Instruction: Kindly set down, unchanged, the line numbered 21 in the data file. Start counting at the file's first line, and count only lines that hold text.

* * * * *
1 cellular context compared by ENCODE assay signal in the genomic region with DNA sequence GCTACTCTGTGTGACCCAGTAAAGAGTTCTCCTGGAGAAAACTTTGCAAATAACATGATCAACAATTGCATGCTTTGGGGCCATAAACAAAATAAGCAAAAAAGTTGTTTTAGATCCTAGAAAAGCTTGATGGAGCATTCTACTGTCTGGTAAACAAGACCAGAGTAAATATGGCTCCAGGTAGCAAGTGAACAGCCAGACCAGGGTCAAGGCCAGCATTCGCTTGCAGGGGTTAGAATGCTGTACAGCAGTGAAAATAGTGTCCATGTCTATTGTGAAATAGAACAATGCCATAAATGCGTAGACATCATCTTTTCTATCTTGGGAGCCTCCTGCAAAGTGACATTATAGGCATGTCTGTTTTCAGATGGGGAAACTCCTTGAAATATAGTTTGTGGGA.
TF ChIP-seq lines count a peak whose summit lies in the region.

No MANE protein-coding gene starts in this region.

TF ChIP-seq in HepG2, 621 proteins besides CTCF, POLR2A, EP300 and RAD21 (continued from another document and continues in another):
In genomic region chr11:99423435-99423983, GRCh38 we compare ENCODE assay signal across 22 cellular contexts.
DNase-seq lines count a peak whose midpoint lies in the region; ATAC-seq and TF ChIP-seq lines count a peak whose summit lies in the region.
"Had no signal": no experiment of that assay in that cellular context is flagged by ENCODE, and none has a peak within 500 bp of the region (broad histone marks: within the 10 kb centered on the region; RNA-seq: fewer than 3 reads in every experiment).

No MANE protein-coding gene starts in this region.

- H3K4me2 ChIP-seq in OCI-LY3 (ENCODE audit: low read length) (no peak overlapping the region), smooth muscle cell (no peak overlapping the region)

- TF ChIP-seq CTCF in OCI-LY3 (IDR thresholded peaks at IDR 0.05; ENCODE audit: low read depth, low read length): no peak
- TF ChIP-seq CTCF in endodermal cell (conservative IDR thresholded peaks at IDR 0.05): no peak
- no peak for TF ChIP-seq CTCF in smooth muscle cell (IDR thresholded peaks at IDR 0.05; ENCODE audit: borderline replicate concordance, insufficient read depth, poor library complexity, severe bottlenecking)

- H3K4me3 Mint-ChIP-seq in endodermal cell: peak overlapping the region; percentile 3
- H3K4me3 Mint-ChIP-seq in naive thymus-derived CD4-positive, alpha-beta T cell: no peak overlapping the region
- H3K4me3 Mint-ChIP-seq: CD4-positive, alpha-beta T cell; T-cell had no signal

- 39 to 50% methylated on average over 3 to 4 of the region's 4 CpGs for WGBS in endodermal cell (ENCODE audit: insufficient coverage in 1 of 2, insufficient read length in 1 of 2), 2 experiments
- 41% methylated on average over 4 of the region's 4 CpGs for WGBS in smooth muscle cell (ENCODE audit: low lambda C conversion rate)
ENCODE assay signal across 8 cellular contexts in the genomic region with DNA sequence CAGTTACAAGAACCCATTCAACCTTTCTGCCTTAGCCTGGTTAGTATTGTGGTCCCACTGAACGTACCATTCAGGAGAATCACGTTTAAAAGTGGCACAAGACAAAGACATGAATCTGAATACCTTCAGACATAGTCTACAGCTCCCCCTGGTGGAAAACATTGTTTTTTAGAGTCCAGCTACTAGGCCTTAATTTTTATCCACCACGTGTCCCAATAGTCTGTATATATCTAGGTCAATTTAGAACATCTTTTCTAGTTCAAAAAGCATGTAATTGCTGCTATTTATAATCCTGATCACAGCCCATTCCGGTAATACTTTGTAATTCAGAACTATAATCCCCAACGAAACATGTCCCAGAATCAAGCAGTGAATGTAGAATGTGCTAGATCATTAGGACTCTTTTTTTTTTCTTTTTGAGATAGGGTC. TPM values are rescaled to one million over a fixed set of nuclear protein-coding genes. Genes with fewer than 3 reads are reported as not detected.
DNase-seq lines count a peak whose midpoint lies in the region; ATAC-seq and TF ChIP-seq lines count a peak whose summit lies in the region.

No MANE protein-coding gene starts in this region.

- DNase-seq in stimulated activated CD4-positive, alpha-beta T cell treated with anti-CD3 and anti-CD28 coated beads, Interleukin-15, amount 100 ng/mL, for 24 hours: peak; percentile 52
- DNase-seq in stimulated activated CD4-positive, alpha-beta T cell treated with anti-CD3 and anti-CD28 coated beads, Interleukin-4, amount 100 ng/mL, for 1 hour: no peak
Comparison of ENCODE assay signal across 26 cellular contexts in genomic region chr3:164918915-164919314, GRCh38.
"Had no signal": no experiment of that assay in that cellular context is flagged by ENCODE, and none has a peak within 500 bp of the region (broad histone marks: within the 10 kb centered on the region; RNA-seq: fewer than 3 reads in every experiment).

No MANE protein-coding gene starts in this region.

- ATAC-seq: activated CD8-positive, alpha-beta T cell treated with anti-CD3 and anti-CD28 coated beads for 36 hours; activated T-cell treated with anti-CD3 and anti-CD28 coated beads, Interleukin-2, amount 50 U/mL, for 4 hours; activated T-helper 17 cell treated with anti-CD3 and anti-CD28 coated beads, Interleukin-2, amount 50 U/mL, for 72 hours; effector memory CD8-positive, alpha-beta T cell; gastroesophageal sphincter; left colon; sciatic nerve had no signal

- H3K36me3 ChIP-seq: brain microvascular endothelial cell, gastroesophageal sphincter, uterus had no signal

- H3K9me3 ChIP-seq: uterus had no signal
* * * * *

- DNase-seq in stimulated activated CD4-positive, alpha-beta T cell treated with anti-CD3 and anti-CD28 coated beads, Interleukin-15, amount 100 ng/mL, for 24 hours: peak; percentile 52